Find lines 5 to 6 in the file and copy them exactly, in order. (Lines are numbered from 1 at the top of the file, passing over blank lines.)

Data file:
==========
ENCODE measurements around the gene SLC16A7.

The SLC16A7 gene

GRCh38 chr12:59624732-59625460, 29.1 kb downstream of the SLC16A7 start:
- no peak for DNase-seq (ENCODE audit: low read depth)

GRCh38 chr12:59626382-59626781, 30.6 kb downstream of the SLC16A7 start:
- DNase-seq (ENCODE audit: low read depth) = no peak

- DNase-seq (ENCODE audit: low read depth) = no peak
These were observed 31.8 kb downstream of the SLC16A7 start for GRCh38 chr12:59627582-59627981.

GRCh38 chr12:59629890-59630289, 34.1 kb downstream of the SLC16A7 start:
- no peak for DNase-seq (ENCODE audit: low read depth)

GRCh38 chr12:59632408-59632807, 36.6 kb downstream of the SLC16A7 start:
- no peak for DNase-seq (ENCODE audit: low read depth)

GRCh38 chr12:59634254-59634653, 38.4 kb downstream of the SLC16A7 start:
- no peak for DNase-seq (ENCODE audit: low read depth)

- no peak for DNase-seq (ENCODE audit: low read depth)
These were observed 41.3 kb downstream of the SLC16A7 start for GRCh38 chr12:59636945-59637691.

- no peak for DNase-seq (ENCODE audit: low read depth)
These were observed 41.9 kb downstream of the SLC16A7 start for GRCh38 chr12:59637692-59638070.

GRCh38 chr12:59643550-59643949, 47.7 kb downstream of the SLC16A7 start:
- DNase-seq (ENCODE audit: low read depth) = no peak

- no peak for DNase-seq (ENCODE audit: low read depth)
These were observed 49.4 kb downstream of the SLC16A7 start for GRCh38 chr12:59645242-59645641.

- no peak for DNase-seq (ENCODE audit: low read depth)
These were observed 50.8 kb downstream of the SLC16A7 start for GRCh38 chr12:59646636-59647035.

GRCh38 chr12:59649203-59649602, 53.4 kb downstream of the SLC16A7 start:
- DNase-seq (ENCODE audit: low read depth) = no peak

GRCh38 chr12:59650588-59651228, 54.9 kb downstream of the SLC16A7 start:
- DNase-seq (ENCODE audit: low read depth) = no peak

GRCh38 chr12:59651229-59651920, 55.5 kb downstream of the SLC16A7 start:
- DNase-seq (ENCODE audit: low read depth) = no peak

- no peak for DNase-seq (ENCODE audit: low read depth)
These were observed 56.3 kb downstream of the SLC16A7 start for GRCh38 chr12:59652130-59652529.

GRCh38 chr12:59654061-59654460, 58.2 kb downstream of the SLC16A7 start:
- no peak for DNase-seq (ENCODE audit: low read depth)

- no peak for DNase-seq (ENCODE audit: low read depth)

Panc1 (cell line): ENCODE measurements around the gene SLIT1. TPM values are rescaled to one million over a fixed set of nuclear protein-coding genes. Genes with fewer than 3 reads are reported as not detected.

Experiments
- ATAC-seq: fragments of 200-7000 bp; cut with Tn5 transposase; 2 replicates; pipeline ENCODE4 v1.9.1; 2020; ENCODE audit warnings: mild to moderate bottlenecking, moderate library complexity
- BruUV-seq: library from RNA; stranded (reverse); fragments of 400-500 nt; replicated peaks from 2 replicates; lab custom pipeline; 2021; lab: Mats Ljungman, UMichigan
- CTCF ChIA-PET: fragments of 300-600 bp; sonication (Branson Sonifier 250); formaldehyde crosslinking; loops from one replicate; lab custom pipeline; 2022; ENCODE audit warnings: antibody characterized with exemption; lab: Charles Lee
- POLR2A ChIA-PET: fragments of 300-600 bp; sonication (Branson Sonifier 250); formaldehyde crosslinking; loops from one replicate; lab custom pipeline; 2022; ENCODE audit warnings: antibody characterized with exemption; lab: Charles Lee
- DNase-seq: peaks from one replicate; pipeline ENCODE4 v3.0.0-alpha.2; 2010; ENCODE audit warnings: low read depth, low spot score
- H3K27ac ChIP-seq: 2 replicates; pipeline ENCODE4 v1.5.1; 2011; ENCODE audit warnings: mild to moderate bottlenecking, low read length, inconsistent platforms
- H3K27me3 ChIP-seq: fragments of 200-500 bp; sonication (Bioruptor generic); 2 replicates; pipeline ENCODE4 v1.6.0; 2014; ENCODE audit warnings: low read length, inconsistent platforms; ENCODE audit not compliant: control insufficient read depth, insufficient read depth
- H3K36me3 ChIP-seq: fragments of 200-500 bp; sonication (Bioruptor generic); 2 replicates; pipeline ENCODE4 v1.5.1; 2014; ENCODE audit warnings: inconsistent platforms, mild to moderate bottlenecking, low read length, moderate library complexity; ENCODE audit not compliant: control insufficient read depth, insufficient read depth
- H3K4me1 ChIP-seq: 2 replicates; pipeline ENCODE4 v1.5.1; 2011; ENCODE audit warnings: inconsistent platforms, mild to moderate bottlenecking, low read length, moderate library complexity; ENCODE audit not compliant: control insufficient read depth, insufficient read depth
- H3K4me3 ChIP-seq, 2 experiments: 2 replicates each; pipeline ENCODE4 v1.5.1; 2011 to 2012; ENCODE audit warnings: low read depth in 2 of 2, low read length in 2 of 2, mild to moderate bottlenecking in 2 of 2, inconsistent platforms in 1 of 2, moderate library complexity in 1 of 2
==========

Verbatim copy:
GRCh38 chr12:59626382-59626781, 30.6 kb downstream of the SLC16A7 start:
- DNase-seq (ENCODE audit: low read depth) = no peak